It was the gathering of relatives and halfway through it, the father got into an argument with a relative the argument became heated for while before it cooled down and harmony prevailed between them. The son was very embarrassed by his father’s emotional display. On the way back home, there was a massive argument between them about it. This second argument lasted longer than the one at the party.
As the couple was taking their two children to the mall, the elder daughter threw up a tantrum and sat in the aisle of the mall, crying and not willing to budge. The father was trying to pacify the child and the mother had an embarrassed look on her face, mentally apologizing to all the passers-by.
We regard our loved ones as an extension of ourselves. We hold ourselves responsible for their emotions. Are we really responsible for the emotions of others? Do they have the right to their emotions and the way of expressing them? Can someone get angry when their rights are violated? Can a child cry when her needs are not met? We may have a different way of expressing our emotions but can others have a right to their way of doing it as long as their safety or the safety of others is not compromised? If the child is emotionally dysregulated because it is not feeling safe, can we be with the child and help it to feel safe again? Our responsibility is more towards making our child feels safe rather than the comfort of the passerby.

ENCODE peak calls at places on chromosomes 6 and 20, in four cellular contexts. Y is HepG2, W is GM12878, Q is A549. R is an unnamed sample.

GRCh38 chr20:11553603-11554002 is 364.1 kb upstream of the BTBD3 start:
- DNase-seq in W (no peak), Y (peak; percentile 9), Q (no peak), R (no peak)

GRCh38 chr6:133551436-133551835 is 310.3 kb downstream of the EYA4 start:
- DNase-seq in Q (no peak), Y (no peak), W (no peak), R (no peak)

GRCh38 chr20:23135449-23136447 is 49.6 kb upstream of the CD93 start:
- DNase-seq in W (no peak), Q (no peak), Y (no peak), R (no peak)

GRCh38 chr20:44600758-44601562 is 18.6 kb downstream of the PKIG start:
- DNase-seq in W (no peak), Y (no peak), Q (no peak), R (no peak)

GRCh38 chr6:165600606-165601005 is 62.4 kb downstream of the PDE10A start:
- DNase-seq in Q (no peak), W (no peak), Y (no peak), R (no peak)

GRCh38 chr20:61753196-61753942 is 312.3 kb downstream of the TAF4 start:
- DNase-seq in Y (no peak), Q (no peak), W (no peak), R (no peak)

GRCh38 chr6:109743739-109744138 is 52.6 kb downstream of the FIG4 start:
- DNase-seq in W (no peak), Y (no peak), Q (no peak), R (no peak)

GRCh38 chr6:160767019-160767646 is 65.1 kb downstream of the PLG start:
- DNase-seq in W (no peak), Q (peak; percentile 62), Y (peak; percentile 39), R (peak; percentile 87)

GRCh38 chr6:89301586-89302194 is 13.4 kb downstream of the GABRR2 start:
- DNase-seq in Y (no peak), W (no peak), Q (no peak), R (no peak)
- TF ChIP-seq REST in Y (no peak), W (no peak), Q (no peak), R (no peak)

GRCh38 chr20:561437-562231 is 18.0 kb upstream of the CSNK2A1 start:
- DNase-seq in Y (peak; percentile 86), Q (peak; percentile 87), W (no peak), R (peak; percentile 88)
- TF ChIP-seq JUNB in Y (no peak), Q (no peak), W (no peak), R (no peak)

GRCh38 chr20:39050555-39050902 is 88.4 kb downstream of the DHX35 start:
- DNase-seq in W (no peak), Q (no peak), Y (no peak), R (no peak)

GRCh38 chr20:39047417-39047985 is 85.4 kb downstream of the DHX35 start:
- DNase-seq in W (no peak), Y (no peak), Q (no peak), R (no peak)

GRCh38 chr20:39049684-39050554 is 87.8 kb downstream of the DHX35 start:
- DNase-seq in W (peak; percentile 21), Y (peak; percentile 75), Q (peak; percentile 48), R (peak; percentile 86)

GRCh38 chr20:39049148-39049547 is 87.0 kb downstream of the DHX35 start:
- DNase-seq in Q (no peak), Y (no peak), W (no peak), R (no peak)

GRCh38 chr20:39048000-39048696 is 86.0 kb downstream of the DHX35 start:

We become embarrassed by the display of emotions of our loved ones because we feel we are responsible for their emotions. We also believe that the emotional display of our loved ones reflects on us somehow. A child crying is not a commentary on parenting, a father displaying anger is not a comment on the personality of the son.
Once we come to the understanding that the display of emotions is the right of that person and we neither can control it nor be responsible for it, we will feel less embarrassed by it.